Growing Gains: Georgetown Steel and Subsidy Exemptions (International Trade)
Harvard International Review 2004, Summer, 26, 2
Harvard International Review
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The past few years have seen an explosion in privately and publicly expressed concern over the surging US imports from, and trade deficit with, China. The resulting political pressure, fueled by the US manufacturing sector's well-documented troubles, is so intense that earnest discussions have begun both inside and outside the government over whether the current arsenal of trade remedy tools is adequate, and in particular over whether there should be a readily usable import remedy (compensation to domestic producers) against Chinese goods that benefit from subsidies. Senior officials in the administration of US President George W. Bush have hinted at a review taking place within the US Department of Commerce (DoC), which administers the principal US trade remedy laws. The review addresses whether the countervailing duty (CVD) remedy (a border tax imposed on injurious, subsidized imports) should be made applicable to goods imported from non-market economies (NMEs) like China. [ILLUSTRATION OMITTED]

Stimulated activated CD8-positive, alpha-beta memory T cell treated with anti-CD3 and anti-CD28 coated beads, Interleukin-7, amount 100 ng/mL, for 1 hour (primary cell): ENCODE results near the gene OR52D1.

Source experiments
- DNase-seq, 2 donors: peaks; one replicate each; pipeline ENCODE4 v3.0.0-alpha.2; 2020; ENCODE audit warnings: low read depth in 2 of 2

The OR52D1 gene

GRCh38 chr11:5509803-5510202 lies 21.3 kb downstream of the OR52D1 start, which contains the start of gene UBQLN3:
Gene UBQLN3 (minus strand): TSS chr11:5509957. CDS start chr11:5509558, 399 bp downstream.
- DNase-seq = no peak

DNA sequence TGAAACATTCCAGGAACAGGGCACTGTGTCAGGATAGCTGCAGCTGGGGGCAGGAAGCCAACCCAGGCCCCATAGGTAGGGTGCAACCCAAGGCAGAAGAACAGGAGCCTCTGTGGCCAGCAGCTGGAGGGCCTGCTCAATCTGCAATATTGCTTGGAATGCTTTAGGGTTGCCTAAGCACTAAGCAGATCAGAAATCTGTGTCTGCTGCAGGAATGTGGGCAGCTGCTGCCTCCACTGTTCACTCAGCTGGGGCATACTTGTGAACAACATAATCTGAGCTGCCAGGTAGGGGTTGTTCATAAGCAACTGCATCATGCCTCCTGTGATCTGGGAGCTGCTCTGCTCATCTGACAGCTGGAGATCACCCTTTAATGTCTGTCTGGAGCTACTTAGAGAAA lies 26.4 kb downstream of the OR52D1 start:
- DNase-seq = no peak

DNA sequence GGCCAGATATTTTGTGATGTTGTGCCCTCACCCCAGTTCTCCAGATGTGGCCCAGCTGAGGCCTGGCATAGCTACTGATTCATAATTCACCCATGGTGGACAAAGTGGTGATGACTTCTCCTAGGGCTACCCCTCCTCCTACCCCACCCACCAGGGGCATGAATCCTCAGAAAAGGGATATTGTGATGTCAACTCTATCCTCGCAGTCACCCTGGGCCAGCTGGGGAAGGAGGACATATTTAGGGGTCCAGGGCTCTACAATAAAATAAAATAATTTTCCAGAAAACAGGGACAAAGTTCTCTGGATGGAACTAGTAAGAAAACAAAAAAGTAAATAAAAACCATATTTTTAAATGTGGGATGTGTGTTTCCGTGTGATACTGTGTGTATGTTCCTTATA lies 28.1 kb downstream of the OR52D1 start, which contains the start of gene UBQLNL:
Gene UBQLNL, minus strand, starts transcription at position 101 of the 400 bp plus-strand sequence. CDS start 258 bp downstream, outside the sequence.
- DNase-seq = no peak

- 2,99 €
- Category: Business & Personal Finance
- Published: 22 June 2004
- Publisher: Harvard International Relations Council, Inc.
- Print Length: 12 Pages
- Language: English